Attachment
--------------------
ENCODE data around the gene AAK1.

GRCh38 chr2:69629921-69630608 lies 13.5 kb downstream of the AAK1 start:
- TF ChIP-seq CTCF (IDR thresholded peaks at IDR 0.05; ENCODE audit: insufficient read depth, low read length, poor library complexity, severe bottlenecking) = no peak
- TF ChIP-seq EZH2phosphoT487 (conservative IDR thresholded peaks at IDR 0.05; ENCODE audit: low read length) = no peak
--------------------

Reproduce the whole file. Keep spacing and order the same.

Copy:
ENCODE data around the gene AAK1.

GRCh38 chr2:69629921-69630608 lies 13.5 kb downstream of the AAK1 start:
- TF ChIP-seq CTCF (IDR thresholded peaks at IDR 0.05; ENCODE audit: insufficient read depth, low read length, poor library complexity, severe bottlenecking) = no peak
- TF ChIP-seq EZH2phosphoT487 (conservative IDR thresholded peaks at IDR 0.05; ENCODE audit: low read length) = no peak